It's no surprise that Malaysians can't see how to connect their problems to their source — poor governance and poor management. But the more you reflect on them, the less you can escape the reality of who is behind them.

Jeff Ooi was once known for blogging on information technology; even today his posts heavily emphasise that perspective. But he is known for his political writing, because he knows that to effect change in the IT world, what is needed is political change.

If something like IT is inextricable from politics, why shouldn't anything else be? The fact is, politics matters to all of us. You might not want to join a party (neither do I); you might not want to be a politician. But as a citizen, you have the choice to vote, or to not vote; the choice of which politician, which party to vote for. If you care about something, if you care about yourself, why shouldn't you vote? You can't run away from politics.
Let's walk together, let's build our own home.


Monday, September 24, 2007

Ever Wondered What Anaesthetists Really Do?

This is the absolute answer: (Winson, you will like this)

Everybody wonders what anaesthetists do
While the patient is asleep
Everybody wonders what we do for three hours
While the machine goes beep
Everybody reckons we drink coffee and we gossip and we're generally subversive
Everybody reckons we do crosswords and Sudoku and we chat up all the nurses

But do you really think that's all we do
Well let me tell you now isn't true...

'Cause we sometimes check the screen
And every now and then we write stuff
And if we have to intervene
We inject a bit of white stuff [propofol]
And we offer to alter the lights
Or the height of the bed
Or fiddle with the radio, change the CD
We even check the patient occasionally...
And if they move, we turn up the vapor,
And then we go back to reading the paper

'Cause when the patient's asleep
We just sit and listen to the beep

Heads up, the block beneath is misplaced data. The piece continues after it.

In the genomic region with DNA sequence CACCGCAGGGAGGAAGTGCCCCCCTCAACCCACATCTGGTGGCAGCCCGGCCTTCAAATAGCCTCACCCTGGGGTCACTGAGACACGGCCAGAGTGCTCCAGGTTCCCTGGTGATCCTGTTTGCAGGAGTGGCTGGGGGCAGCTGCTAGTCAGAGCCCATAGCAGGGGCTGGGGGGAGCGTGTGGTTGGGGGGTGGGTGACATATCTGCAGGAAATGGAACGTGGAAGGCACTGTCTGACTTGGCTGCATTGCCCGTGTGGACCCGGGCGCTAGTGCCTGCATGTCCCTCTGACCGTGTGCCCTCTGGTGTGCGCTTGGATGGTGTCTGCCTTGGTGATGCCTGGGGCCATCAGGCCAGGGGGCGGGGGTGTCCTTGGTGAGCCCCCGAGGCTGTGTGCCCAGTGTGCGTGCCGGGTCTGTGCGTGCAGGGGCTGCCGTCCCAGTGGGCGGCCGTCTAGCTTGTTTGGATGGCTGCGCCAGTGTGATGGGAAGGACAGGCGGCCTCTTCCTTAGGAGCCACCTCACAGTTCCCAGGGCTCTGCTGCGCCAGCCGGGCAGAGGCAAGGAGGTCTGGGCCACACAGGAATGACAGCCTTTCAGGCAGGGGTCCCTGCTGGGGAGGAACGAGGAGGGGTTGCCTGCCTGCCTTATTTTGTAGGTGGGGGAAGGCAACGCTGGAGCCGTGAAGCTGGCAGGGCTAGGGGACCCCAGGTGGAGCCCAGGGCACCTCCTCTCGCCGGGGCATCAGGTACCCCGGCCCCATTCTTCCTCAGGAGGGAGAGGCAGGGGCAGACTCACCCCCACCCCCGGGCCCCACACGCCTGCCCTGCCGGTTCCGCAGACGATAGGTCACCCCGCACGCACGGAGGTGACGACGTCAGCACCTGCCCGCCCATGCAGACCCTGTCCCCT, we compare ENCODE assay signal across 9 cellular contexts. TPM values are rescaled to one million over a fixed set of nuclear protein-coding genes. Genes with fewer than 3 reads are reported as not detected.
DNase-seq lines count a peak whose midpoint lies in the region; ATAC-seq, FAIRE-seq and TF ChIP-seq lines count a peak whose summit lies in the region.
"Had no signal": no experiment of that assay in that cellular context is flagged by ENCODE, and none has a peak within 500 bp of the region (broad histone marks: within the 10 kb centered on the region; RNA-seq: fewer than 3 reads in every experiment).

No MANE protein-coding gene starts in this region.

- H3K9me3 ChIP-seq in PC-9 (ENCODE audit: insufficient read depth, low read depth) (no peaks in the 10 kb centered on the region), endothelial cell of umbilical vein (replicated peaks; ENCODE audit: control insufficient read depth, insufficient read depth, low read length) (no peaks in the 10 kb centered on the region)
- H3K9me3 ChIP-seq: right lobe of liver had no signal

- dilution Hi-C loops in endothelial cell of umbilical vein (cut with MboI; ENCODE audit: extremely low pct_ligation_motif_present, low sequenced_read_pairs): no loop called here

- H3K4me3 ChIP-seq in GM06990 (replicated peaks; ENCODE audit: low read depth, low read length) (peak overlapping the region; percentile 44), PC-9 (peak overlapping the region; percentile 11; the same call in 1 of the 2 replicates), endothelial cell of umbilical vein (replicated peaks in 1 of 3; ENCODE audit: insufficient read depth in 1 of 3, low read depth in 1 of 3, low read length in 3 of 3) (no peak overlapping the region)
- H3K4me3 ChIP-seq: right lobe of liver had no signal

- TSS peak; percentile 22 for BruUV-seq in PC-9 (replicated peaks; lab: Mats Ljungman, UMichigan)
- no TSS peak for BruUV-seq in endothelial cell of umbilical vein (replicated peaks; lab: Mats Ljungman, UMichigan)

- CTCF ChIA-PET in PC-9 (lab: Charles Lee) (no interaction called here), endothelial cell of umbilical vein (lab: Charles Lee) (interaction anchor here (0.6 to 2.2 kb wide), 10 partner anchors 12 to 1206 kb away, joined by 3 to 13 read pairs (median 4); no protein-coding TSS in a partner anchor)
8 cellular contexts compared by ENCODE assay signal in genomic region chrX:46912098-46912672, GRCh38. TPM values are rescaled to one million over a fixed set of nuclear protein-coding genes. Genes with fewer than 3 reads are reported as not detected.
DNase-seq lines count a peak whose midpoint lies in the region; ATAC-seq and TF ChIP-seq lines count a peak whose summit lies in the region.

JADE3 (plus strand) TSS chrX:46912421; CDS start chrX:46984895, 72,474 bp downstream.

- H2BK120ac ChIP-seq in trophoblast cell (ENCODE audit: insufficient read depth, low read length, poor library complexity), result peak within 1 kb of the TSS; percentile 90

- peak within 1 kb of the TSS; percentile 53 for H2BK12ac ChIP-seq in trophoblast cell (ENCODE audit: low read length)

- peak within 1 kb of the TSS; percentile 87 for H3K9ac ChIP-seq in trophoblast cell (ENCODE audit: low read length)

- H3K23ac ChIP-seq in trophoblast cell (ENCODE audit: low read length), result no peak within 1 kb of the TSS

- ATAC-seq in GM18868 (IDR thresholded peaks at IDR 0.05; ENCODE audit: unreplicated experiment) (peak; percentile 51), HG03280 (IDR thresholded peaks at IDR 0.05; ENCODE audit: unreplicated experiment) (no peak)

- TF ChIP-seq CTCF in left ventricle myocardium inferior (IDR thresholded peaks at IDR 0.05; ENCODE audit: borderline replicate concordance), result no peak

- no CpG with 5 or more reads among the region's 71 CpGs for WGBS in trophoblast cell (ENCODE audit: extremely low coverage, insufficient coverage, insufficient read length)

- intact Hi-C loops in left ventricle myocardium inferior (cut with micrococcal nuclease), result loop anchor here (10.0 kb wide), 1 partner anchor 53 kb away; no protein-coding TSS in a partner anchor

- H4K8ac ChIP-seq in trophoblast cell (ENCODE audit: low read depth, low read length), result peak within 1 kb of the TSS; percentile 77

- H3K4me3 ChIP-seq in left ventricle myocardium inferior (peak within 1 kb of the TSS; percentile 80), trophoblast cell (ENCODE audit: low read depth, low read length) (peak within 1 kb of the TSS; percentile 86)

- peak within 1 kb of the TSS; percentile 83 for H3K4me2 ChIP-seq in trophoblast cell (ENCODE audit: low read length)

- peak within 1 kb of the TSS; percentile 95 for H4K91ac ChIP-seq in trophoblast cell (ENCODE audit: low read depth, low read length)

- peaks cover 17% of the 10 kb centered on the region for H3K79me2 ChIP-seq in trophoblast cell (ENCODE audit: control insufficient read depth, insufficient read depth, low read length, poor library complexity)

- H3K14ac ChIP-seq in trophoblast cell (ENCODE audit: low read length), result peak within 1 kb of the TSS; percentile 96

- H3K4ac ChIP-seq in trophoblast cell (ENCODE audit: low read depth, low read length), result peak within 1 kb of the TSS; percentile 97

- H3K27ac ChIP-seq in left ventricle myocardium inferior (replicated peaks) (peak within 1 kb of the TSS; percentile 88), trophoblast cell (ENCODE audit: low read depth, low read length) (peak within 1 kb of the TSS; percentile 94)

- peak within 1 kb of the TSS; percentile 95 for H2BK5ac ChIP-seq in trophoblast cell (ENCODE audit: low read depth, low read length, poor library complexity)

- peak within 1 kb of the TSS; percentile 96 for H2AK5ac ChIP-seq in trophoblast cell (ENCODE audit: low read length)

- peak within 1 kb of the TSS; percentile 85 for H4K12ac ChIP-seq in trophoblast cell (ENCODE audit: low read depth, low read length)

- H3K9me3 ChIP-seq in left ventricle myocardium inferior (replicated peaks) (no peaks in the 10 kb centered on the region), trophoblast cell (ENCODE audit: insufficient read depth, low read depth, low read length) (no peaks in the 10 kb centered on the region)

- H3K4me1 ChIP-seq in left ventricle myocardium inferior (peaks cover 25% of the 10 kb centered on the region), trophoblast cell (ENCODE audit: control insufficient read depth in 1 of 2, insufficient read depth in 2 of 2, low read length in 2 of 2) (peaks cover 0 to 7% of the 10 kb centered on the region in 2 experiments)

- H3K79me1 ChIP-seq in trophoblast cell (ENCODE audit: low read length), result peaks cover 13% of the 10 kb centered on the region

We just sit and listen to the...

Once upon a time I took pride in my job
But now I think it's time to depart
'Cause I just sit here everyday
And listen to bleeps of the heart
Having spent some time in surgery theatres with anaesthetists for the past few weeks, I can personally confirm that the description is accurate. :P

More medicine craziness to follow - "The Drug Song":

And finally, we have the ultimate "wonder drug" - Paracetamoxyfrusebendroneomycin!

It’s our brand new wonder drug we think you’ll find enticing,


The BNF has twenty thousand different drugs to take,
So we thought, “What could we produce to give you all a break?”
A drug that could treat anything from leprosy to SARS,
And you can give it in the mouth, IV or up the arse.

It’s Paracetomoxyfrusebendroneomycin,
It can cure the common cold and being struck by lightning.


We tested it on animals and none of them survived,
But that’s OK cos when we wrote the paper up we lied.
It first choice for MI, MS and even for ME and COPD, HIV, PE and DVT

It reverses impotence and makes you good at fighting,


There are some minor side effects and some are not that rare,
Like nausea, vomiting and losing all your hair,
And heart attacks, becoming gay and growing extra breasts,
But it’s fucking cheap, and hey, this is the NHS.

There are cures for everything from AIDS to pubic lice in


We make it from the cerebellar cortex of a bison.
After that it undergoes some polygenic splicing,


It makes you smart as Einstein and as muscular as Tyson.
It brings an end to all that pharmacology revising,


We sell lots in Japan cos it’s the antidote to ricin.
The minister of health we hear will shortly be advising
Take Paracetomoxyfrusebendroneomycin!


Sunday, September 23, 2007

Damn Those Advertisement Companies

A father's voice.
A story told by a doctor.
The familiar "I love you forever" story, but touching nevertheless.
Another loving father (this one is not too convincing for me, though).
Finally, if the previous videos were too heavy for you, wait until you see this:


Friday, September 21, 2007

It Should of been "Should Have"

What's with native English speakers when it comes to spelling?